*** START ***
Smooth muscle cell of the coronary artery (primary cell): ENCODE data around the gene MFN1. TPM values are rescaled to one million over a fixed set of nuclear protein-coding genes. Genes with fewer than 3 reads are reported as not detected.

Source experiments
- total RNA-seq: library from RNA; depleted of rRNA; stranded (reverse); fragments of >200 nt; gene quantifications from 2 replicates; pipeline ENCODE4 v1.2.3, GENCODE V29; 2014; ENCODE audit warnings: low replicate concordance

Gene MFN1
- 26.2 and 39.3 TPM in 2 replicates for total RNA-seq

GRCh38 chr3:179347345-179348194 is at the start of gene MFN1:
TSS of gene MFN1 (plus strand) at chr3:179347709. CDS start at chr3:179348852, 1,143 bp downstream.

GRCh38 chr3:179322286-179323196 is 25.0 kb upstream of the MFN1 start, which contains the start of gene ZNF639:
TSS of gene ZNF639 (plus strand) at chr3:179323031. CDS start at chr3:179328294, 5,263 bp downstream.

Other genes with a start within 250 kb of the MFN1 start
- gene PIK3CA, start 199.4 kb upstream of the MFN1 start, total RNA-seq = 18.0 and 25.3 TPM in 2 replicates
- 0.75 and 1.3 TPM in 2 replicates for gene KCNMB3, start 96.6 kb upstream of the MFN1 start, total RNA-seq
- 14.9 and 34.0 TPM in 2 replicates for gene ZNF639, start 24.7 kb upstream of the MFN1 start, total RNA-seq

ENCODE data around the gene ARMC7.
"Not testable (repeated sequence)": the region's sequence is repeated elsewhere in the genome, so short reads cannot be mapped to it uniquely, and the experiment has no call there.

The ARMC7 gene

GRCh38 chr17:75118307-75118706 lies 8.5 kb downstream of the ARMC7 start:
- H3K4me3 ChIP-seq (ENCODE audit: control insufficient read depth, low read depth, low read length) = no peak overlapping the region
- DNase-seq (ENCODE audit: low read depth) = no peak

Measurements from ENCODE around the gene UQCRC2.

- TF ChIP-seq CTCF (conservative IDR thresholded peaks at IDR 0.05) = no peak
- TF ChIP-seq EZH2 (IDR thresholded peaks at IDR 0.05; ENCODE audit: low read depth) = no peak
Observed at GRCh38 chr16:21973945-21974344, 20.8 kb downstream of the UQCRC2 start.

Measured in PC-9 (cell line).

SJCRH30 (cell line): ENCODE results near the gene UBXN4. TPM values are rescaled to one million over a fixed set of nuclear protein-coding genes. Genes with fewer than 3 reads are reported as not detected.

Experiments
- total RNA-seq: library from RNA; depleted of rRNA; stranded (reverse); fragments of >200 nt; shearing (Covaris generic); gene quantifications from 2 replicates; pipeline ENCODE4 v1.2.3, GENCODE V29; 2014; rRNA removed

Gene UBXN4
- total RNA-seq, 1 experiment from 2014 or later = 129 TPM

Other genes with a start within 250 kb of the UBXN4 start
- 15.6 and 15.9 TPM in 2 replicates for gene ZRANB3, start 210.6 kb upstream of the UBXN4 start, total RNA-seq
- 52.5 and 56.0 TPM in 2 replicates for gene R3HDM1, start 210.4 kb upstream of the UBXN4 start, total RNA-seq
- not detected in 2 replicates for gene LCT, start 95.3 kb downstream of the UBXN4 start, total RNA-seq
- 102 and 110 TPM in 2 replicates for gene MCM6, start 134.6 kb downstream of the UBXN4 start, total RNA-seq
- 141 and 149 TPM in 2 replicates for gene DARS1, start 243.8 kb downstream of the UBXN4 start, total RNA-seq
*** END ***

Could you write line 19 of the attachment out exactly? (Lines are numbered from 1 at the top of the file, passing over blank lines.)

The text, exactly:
- DNase-seq (ENCODE audit: low read depth) = no peak